The importance of Urban Agriculture - Fitleaf

The importance of Urban Agriculture

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Agriculture, Home Growing, Sustainability

People associate agriculture with farming and they typically think that farmers grow all of their food crops in rural communities. But rural areas have little to offer people who aren’t farmers, or who didn’t grow up in rural environments. But the influx of people moving to cities in search of employment and other opportunities creates a need to make fresh food more available closer than home. Urban agriculture exists because necessity is the mother of invention.

What is Urban Agriculture?

Urban agriculture is a term that’s self-explanatory. It describes the practice of growing food crops in urban locations. But purists argue that urban agriculture involves growing products to sell. In this context, urban agriculture is a business enterprise. 

The United Nations Food and Agriculture Organization (FAO), defines urban and peri-urban agriculture (PUA) as the practice of growing plants and raising animals in and around cities and urban areas. We know that planning and zoning regulations throughout the United States will dictate or restrict the capabilities of any urban agriculture endeavor.

Photo by Emile-Victor Portenart on Unsplash

The thought that it might be possible to grow fresh food in major cities where urban development created virtual concrete jungles probably sounds incomprehensible. But it’s not. Urban agriculture forces people to get creative about the use of space for growing things. It challenges everything we thought we knew about the source of our food. But the rising cost of transportation, the impact of transporting food in vehicles that are significant contributors to the release of carbon emissions is inspiring people to look for alternative ways to get their food.

The farm-to-table and locally sourced food movements are fueling the desire of people in major urban areas all over the country to find alternatives to grocery store shopping.

What Forms Does Urban Agriculture Take?

Urban agriculture exists in many forms. There is no limit as to the possible ways through which people in urban communities can get involved with urban agriculture efforts.

  • Three elements are vital to the success of any urban agriculture project. One must have soil, adequate sun exposure, and access to water.

We find urban agriculture in community gardens, many of which give people who live in food deserts, access to fresh, healthy food that would otherwise be unavailable. Urban agriculture happens when schools plant fruit and vegetable gardens to teach kids about the source of their food, and what it takes to get it to them. School gardens produce healthy foods that cafeteria staff can incorporate into school lunch menus.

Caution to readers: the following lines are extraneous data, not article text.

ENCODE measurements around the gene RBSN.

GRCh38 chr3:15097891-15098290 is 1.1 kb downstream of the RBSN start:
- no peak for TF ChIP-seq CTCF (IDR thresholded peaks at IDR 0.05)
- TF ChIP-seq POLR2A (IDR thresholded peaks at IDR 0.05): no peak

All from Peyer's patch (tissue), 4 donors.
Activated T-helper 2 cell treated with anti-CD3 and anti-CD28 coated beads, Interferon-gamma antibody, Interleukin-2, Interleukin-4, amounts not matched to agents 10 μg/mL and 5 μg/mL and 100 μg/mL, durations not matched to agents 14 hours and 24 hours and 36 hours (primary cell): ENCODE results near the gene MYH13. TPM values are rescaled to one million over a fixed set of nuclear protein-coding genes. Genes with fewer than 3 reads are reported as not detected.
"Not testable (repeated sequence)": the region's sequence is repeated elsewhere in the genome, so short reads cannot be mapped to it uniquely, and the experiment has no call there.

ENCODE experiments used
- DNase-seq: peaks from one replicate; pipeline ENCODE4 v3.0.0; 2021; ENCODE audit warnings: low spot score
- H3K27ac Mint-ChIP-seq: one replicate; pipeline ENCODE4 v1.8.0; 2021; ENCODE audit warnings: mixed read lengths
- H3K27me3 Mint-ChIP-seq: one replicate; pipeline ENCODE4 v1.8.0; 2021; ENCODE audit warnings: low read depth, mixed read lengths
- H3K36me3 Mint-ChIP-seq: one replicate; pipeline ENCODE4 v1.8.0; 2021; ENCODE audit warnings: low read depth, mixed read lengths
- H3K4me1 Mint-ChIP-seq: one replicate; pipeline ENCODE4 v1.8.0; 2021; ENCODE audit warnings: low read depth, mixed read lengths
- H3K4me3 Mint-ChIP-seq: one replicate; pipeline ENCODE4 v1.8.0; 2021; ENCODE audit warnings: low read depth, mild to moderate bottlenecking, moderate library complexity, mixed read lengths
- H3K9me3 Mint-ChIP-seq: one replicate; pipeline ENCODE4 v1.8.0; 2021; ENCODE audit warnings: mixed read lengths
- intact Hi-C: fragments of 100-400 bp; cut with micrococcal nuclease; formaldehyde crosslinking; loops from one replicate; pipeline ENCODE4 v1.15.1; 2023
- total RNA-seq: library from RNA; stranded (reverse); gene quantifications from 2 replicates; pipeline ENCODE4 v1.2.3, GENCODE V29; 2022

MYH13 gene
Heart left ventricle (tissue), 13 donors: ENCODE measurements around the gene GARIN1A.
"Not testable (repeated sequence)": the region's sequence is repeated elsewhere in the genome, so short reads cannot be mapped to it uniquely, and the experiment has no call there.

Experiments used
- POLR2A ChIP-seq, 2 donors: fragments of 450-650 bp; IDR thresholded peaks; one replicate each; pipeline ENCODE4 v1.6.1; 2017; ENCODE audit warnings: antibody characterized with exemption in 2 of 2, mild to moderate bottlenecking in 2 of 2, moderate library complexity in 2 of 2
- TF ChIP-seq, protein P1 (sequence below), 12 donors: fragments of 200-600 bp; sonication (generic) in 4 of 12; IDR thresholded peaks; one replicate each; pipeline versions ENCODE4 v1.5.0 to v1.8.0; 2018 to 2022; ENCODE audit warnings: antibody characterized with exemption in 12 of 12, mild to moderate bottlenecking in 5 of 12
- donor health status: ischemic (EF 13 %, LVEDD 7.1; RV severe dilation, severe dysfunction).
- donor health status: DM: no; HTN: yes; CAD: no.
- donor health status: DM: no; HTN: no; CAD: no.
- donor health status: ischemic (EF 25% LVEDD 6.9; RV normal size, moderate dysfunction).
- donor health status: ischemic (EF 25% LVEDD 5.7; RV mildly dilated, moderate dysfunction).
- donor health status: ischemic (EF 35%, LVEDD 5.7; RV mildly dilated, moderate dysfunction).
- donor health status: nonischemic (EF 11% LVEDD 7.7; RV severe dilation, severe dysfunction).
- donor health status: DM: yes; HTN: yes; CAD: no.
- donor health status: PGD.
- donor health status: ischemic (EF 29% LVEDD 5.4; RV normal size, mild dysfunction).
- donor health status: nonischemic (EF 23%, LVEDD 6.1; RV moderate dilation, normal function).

Photo by Kelly Sikkema on Unsplash

Urban agriculture exists on rooftops where people plant food to get access to high-quality fresh food, but rooftop gardens block heat, and that helps the buildings on which they planted the rooftop garden, cut down on their cooling costs when temperatures are hottest.

We can also find churches, community centers, senior living communities, and non-profit organizations getting involved in urban agriculture as a way to bring people together, encourage healthier lifestyles, and encourage people to make healthier food choices.

Hydroponic and aquaponic business ventures are also bringing fresh food to urban communities, making it possible to get local food more efficiently. Both hydroponics and aquaponic systems eliminate the seasonal restrictions that outdoor gardening imposes in most parts of the United States.

Photo by Fitleaf

Why Urban Agriculture?

It helps the local economy.

The simplest way by which urban agriculture helps the local economy is through the connection it creates between people and the source of their food. People want to know about the origin and source of their food. They want to be able to trust the suppliers. Urban agriculture encourages people to buy fresh food from their local growers.